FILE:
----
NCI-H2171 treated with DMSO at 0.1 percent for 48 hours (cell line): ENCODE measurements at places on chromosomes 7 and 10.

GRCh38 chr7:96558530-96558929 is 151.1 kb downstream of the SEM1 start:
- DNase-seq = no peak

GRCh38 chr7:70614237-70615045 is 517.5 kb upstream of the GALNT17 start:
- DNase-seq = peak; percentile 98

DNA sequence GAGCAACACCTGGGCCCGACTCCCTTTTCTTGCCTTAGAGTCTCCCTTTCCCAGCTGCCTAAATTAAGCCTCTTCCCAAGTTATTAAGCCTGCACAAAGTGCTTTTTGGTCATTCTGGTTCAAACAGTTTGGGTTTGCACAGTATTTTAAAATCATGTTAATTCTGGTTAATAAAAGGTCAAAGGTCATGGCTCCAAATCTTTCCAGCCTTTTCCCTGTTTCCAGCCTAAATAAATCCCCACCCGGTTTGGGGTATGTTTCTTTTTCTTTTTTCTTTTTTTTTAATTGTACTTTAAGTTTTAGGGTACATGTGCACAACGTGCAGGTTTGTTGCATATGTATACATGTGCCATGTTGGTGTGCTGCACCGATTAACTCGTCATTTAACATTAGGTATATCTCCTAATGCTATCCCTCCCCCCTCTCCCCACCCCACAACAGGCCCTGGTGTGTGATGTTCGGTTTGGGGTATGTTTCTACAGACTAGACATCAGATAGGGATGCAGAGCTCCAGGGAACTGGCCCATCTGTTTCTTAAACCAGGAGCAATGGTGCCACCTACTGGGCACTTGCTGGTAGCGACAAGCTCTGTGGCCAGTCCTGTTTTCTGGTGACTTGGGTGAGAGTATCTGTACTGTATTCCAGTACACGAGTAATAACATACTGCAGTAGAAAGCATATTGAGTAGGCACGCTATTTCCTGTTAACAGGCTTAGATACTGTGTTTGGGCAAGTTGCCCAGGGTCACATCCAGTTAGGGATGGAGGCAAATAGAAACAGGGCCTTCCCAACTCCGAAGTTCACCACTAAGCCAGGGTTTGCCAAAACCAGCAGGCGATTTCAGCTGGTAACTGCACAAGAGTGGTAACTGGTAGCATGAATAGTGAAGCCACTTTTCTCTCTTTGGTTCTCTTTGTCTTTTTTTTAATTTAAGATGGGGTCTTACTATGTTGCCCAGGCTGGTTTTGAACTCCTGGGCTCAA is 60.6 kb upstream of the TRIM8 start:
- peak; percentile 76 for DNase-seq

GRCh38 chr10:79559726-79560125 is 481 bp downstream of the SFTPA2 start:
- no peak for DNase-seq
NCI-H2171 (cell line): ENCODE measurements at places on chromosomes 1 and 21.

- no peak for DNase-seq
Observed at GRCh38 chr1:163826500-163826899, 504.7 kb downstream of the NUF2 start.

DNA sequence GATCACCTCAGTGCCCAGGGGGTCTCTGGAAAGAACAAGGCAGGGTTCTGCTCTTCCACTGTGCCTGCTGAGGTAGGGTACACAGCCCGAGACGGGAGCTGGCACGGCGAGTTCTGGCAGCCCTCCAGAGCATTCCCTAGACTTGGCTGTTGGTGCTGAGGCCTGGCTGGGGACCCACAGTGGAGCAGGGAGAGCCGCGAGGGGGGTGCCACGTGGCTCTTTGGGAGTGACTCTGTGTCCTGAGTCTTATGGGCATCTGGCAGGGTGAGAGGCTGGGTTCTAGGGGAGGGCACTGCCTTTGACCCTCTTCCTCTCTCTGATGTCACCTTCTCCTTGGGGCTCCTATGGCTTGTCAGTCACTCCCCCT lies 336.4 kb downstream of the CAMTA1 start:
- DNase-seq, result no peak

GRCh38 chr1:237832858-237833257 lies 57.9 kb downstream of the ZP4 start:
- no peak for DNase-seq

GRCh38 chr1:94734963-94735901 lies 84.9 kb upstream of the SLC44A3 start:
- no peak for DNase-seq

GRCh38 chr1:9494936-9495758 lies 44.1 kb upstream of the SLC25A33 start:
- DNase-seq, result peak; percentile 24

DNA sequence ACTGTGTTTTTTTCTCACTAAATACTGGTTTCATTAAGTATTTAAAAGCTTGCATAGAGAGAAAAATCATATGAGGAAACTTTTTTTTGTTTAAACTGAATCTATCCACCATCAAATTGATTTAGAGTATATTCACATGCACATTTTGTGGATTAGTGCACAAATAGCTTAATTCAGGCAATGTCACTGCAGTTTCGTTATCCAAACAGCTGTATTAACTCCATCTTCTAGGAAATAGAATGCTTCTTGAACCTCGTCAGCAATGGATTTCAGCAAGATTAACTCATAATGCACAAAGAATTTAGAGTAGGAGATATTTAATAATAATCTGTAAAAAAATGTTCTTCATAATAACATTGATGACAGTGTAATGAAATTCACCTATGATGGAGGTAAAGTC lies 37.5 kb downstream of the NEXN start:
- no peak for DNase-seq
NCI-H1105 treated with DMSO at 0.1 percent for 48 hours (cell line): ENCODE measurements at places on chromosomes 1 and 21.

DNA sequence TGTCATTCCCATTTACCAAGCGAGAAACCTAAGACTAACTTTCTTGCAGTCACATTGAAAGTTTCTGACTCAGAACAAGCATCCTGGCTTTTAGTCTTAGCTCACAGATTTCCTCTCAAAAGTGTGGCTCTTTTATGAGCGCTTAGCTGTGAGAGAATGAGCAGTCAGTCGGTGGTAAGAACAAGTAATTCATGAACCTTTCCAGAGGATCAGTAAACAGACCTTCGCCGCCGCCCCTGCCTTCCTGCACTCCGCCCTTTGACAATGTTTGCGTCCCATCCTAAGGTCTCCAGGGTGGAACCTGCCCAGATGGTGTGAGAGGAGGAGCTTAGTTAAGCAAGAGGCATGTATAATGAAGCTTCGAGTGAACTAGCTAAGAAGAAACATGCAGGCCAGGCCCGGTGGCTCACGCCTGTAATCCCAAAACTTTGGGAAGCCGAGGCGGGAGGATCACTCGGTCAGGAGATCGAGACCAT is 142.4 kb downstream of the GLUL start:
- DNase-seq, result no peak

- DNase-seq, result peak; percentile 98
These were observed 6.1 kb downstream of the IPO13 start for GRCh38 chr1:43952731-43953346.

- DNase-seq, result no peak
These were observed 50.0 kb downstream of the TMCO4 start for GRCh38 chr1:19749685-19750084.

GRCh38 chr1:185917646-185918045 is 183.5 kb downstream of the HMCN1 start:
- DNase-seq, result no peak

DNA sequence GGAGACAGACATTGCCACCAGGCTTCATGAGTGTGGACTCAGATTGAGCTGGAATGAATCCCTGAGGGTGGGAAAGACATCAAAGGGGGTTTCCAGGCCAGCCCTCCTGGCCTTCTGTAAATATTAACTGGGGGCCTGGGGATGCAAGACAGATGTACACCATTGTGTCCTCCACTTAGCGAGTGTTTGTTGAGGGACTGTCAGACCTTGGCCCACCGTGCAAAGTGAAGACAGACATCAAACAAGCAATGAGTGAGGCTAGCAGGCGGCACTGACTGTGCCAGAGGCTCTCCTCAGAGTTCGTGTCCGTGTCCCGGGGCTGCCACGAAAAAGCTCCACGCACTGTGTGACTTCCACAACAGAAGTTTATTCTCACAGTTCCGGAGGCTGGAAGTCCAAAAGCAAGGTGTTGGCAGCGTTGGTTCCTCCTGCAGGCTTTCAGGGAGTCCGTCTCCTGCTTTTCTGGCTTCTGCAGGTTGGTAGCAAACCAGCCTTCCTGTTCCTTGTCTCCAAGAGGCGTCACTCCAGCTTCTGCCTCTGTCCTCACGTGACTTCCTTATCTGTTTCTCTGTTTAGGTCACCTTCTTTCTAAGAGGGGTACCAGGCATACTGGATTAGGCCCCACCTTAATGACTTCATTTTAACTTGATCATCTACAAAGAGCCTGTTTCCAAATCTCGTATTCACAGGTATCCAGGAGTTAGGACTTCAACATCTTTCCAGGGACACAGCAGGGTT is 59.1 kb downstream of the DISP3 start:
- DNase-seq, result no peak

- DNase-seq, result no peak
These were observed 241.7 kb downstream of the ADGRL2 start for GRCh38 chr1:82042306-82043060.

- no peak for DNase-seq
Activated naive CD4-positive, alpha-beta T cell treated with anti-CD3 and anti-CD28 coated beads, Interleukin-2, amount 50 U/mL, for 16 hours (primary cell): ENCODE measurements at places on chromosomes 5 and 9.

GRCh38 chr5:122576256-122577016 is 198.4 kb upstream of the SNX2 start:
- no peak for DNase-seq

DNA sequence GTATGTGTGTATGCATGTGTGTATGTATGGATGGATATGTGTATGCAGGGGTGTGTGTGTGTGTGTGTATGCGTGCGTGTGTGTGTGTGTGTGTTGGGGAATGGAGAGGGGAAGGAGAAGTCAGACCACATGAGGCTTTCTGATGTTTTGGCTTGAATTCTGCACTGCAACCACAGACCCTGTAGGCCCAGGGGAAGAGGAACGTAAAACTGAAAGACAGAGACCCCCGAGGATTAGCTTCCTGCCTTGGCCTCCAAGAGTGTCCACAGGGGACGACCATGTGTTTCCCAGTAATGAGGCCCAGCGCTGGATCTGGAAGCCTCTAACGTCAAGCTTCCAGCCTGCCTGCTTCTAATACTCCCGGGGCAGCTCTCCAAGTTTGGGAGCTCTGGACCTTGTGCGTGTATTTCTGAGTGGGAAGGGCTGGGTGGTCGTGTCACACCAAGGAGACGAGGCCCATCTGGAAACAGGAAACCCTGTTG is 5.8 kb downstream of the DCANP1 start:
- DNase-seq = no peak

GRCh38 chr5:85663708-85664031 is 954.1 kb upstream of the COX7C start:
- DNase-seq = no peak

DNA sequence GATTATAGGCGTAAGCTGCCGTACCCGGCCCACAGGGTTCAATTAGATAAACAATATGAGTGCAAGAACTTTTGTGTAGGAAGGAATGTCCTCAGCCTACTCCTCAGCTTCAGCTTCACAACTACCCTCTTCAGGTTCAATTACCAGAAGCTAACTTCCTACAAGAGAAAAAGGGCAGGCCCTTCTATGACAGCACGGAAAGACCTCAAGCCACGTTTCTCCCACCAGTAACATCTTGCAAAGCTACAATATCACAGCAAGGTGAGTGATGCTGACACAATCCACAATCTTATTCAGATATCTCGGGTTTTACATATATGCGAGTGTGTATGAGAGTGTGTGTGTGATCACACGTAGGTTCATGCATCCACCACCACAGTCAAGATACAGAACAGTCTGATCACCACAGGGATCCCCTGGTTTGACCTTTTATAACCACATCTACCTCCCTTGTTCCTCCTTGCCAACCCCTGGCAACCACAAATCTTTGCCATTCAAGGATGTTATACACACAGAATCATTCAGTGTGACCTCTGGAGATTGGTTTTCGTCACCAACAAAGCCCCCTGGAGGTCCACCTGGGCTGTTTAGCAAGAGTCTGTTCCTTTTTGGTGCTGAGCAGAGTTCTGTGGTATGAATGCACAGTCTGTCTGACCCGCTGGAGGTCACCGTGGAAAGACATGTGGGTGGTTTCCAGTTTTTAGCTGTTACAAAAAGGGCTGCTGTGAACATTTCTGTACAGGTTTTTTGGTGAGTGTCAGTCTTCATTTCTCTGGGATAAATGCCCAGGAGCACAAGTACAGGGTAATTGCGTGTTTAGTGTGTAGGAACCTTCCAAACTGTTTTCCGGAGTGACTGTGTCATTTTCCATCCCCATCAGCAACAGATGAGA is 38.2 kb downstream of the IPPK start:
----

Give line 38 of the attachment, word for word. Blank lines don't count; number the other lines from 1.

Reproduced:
GRCh38 chr5:122576256-122577016 is 198.4 kb upstream of the SNX2 start: